Carlton residents share concerns over property reassessments up an average 40%

By Tom Rivers, Editor Posted 16 May 2023 at 2:20 pm

Higher values don’t necessarily mean more in taxes, real property director says

Photos by Tom Rivers: About 50 people attended an informational meeting on Monday evening at the Carlton Town Hall about the new reassessments for the town. Dawn Allen, left at dais, is the director of real property tax services for Orleans County. Lisa Ames, right, is the Carlton town assessor. They took questions from the public for about 1 ½ hours.

CARLTON – Many Carlton residents attended a meeting Monday evening and said their new reassessments don’t reflect reality, with the town assessor putting values that are on average 40 percent higher than the last re-valuations four years ago.

About 50 people were at the informational meeting where Assessor Lisa Ames and Dawn Allen, the Orleans County real property tax director, went over the reassessment process.

Allen acknowledged the values are way up in Orleans County.

Dawn Allen, the real property tax director for the county, said the reassessments have gone to reflect a dramatic change in the marketplace.

“We’re seeing some dramatic activity,” Allen said about sale prices way above assessments and asking prices.

Orleans is normally a very stable market with small incremental changes, she said.

But the housing prices soared during the Covid-19 pandemic, with more people working from home and many seeking life in the countryside. Interest rates were minuscule.

But residents say the market has changed this year, with much higher interest rates and a return to normalcy with the Covid pandemic no longer in the emergency stage.

One resident bought a house 2 ½ years ago and he said his new assessment in $116,000 more than what he paid for the house.

He said “fools” created a market bubble that he worries will come to a crash.

Allen said the data shows an across-the-board overall big increase in sale prices. It isn’t just a few isolated sales. Allen said the assessments need to reflect how homes are selling on the market.

Allen shared the median sale prices in Orleans County in recent years:

  • 2018, 486 sales, $96,500 median
  • 2019, 435 sales, $109,000 median
  • 2020, 378 sales, $122,396 median
  • 2021, 423 sales, $135,000 median
  • 2022, 381 sales, $150,000 median

“We are seeing 15 to 20 percent jumps annually in the market,” Allen said.

Many towns opted against reassessments last year, wanting to wait a year to see if the market would slow down. Only Clarendon did the usual re-valuations in 2022, which are done every three years in the normal cycle among Orleans County towns, except Barre, which typically did town-wide reassessments every year.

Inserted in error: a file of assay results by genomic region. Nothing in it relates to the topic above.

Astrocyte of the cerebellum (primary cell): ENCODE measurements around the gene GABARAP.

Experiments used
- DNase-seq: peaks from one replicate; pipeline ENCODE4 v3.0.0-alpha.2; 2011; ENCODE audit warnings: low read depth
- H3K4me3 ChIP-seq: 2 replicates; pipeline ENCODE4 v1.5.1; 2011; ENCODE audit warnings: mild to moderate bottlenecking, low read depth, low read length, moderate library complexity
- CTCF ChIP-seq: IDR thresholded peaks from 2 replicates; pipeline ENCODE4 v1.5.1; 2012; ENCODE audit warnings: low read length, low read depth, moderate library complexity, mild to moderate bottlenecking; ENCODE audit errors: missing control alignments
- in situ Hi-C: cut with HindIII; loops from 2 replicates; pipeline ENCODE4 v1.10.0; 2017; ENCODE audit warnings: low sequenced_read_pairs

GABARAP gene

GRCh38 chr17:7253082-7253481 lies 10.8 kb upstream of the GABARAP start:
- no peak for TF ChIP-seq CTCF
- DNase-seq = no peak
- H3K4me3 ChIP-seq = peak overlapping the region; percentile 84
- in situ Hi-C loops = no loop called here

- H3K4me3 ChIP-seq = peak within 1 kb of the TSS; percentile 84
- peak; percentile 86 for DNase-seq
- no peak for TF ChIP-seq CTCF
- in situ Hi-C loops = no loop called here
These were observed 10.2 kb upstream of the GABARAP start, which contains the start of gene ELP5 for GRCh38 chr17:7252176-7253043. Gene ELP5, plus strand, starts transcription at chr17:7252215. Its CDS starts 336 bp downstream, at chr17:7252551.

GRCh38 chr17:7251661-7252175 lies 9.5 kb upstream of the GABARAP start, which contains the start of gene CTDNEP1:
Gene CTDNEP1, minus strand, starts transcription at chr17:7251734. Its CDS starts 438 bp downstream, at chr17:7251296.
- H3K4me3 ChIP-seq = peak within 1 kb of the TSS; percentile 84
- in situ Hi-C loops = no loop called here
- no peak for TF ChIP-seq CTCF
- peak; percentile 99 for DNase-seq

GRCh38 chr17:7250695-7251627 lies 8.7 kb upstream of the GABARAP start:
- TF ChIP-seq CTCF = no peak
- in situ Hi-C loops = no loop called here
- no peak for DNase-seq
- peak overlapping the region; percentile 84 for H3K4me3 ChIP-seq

Carlton, Kendall, Ridgeway and Shelby are doing the reassessments this year, at least four years since the last one.

Albion, Gaines, Murray and Yates aren’t doing them this year, meaning it will be five years without a reval if they do them next year. Just because they aren’t doing revals doesn’t mean those towns can ignore the rising market prices. The state uses equalization rates to try to make the tax rates fair. (Those towns that aren’t at 100 percent valuations will pay a higher equalization rate for the tax rates.)

Source: Orleans County Real Property Tax Services

Allen said the reassessments don’t mean property owners will pay more in taxes. The tax levies will be divided by a bigger tax base, which should result in a lower tax rate. In Carlton, those whose assessments increased less than the 40 percent average would pay less in taxes. Those with assessments that went up more than 40 percent would see an increase, Allen noted.

Clarendon did a town-wide reassessment last year, the only town to do it among the 10 on the three-year cycle. Clarendon’s assessments were up an average of 30 percent.

The higher values resulted in a drop in the tax rate for Clarendon property owners, Allen said. The school tax rate in Holley for Clarendon property owners decreased from $24.10 per $1,000 assessed property in 2021 to $19.28 last September. Clarendon’s combined town and county tax rate was down from $15.70 in 2022 to $12.65 this year with the new values, Allen said.

She encouraged the concerned property owners to do their homework in researching comparable sales to determine the market value if they are going to challenge the new assessments. They should look for sales within their town, checking similar neighborhoods and housing sizes and styles. They can check the Orleans County Real Property Database (click here) or real estate websites such as HomeSteadNet or Zillow.

Some of the residents who spoke at Monday’s meeting said prices are already sliding down this year with higher interest rates. Allen said the market is still strong. The prices tend to be a little lower the first quarter during the winter and then gain strength, she said.

However, if the prices overall are lower, the next reassessments in Carlton in three years will reflect the change in the market. (The values in the new Carlton assessments are based on the market price as of July 1, 2022. The next reassessment, if the town stays on a three-year cycle, will be based on the values of properties on July 1, 2025.)

“It’s too early to predict,” Allen said. “If they go backwards, then the (assessments) will have to go backwards.”